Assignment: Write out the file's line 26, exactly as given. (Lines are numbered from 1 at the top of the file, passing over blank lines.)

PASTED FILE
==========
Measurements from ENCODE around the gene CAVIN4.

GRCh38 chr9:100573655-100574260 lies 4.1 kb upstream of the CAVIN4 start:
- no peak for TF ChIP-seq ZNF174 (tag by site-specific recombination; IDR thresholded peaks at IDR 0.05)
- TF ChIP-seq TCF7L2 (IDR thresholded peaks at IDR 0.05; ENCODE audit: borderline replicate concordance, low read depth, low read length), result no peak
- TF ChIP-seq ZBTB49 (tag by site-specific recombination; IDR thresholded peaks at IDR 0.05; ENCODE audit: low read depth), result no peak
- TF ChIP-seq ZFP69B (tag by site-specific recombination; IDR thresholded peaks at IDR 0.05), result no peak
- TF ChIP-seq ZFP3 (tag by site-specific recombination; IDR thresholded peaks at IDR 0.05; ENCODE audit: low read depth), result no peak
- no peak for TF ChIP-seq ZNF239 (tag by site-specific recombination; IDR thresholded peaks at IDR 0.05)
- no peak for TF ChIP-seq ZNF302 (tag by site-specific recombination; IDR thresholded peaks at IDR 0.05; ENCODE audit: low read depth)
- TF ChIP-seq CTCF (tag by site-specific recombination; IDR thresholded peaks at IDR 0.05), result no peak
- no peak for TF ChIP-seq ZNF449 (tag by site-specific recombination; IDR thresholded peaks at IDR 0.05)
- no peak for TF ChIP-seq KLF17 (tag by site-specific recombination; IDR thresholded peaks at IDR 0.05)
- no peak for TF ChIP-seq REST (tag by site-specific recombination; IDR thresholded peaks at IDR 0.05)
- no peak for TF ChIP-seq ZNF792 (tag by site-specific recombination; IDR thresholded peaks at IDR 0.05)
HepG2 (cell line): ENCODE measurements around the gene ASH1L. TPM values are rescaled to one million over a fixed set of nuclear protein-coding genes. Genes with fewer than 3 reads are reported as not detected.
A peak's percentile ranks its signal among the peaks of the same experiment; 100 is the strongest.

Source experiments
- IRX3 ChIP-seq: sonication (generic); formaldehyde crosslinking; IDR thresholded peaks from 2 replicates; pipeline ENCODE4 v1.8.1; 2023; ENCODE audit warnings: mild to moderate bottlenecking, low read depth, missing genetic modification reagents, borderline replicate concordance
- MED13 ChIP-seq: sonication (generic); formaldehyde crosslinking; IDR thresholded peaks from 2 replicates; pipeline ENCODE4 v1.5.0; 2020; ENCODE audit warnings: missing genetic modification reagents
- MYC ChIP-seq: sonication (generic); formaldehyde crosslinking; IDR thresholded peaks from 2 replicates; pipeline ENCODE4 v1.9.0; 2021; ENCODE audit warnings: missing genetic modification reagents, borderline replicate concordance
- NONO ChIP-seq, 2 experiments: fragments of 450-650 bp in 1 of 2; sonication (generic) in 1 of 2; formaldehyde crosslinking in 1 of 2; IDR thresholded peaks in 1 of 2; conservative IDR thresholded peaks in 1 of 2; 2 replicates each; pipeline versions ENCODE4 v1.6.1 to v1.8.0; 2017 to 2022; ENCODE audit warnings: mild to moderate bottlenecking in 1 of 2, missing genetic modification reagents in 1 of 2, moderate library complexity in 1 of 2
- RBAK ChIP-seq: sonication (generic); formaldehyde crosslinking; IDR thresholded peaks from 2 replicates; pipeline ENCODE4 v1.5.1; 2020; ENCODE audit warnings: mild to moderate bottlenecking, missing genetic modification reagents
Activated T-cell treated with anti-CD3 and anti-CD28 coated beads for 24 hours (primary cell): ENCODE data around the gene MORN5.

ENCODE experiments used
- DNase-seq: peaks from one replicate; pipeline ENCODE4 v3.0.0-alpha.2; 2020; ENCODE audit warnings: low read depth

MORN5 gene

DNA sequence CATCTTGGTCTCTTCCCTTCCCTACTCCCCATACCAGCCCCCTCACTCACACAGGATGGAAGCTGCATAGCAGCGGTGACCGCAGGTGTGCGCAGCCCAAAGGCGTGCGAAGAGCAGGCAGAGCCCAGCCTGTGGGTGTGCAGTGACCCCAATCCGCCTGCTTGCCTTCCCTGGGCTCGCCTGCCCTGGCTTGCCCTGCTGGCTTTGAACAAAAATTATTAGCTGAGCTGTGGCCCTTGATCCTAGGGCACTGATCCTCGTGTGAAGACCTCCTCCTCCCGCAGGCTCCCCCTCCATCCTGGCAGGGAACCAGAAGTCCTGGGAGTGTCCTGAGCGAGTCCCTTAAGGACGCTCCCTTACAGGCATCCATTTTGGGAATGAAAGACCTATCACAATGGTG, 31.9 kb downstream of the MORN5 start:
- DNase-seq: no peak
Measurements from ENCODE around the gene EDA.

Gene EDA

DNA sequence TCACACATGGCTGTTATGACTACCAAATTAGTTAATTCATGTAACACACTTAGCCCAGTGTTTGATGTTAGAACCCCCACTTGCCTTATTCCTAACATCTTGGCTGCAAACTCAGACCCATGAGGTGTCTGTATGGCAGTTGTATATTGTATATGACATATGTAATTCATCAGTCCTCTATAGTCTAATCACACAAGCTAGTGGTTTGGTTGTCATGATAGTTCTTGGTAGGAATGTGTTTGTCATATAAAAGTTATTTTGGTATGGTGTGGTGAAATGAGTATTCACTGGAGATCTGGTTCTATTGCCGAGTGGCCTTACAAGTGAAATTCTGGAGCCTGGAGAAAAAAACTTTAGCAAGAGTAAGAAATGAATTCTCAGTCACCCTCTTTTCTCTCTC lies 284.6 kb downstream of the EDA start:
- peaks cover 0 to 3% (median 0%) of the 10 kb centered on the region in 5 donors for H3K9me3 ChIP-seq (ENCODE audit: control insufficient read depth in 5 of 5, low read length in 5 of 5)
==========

MORN5 gene